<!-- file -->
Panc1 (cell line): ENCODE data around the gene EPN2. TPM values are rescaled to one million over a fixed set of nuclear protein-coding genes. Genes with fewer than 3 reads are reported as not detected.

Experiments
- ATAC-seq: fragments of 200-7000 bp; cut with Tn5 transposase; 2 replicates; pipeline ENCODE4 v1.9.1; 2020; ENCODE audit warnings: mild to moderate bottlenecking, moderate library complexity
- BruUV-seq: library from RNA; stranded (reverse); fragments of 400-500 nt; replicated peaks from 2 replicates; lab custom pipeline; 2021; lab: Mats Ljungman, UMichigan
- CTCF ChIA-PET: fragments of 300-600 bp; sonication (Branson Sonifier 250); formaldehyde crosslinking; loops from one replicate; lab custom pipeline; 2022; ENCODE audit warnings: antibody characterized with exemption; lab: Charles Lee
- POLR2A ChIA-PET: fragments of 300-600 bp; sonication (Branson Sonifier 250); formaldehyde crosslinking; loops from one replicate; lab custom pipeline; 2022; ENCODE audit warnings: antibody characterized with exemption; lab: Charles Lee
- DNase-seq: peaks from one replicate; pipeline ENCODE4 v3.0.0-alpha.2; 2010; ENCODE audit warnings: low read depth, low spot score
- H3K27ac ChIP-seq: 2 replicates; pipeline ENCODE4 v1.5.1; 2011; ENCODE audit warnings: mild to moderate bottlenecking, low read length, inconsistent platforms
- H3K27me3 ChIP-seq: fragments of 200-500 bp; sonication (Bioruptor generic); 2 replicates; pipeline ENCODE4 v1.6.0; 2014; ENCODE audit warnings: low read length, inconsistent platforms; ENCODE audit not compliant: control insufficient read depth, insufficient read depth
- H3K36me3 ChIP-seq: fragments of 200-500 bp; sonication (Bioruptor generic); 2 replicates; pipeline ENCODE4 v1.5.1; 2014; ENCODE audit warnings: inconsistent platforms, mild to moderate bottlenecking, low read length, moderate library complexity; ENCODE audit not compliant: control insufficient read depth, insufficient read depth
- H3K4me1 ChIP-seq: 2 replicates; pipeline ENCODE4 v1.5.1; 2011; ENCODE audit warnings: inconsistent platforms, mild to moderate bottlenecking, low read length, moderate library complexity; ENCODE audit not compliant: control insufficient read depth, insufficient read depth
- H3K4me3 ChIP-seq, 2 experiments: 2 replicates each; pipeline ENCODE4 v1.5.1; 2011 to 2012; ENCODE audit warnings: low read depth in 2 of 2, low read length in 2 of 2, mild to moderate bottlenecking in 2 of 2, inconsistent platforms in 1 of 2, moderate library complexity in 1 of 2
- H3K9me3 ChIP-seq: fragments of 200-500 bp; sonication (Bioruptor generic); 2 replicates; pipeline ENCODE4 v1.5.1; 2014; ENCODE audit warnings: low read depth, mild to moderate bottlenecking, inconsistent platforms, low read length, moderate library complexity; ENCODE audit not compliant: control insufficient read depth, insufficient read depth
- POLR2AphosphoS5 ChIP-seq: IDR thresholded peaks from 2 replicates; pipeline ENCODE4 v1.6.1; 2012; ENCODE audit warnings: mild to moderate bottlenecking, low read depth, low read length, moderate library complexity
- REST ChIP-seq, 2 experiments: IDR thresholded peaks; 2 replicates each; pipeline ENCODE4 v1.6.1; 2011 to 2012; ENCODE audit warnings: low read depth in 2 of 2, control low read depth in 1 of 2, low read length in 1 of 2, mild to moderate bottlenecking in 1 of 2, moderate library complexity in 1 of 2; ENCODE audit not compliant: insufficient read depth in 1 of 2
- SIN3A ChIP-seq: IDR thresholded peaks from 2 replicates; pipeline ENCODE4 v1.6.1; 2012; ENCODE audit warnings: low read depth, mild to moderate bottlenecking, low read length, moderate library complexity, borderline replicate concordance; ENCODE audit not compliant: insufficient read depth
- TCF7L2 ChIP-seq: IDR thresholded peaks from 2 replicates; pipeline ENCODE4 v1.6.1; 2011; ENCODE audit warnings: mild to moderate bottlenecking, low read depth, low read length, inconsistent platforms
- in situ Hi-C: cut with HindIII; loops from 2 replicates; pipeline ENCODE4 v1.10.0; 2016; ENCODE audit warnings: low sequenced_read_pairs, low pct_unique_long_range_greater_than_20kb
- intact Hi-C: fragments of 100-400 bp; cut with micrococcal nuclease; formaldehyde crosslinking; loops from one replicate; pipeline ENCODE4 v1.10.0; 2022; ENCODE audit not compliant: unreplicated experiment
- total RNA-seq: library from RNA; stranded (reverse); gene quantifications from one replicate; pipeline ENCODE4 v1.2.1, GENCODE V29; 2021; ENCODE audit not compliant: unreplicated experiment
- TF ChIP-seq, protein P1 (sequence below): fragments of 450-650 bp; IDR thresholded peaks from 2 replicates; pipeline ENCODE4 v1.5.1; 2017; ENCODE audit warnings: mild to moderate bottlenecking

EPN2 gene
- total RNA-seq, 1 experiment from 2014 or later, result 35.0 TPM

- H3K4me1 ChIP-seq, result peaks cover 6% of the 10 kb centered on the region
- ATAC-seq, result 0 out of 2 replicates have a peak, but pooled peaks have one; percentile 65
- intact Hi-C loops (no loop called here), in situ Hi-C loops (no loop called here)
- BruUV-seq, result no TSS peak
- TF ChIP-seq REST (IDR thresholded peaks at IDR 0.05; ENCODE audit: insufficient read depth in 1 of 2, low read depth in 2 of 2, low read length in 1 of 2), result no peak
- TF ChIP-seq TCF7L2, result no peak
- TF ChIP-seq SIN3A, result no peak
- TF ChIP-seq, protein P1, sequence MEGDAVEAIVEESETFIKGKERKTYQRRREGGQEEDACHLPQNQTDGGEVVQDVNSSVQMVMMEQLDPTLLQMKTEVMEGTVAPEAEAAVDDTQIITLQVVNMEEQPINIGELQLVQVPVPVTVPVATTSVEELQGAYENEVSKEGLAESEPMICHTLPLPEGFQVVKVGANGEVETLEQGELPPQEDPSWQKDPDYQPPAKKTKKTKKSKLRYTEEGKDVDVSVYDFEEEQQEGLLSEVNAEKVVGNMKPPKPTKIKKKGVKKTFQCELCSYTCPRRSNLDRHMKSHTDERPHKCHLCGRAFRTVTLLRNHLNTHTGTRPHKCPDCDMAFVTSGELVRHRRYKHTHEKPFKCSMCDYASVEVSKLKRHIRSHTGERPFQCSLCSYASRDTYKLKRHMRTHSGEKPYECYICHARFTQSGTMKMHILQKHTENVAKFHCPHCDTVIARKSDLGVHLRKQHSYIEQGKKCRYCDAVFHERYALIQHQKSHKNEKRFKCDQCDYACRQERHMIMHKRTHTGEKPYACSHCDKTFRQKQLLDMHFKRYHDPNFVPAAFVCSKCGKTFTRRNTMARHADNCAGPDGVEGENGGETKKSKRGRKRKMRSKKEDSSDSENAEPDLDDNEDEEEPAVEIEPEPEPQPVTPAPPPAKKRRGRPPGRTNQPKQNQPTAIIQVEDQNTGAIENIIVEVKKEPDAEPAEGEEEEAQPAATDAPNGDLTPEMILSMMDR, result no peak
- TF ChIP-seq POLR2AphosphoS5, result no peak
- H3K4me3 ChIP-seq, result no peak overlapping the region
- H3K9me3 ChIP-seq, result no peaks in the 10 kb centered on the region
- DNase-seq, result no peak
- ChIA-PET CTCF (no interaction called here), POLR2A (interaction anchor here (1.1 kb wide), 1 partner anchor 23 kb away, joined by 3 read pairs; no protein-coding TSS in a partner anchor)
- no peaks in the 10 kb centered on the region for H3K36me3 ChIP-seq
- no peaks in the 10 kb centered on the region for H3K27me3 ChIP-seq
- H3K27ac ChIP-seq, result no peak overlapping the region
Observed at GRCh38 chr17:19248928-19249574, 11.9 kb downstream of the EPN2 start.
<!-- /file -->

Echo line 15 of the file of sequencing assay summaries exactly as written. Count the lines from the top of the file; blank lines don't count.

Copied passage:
- REST ChIP-seq, 2 experiments: IDR thresholded peaks; 2 replicates each; pipeline ENCODE4 v1.6.1; 2011 to 2012; ENCODE audit warnings: low read depth in 2 of 2, control low read depth in 1 of 2, low read length in 1 of 2, mild to moderate bottlenecking in 1 of 2, moderate library complexity in 1 of 2; ENCODE audit not compliant: insufficient read depth in 1 of 2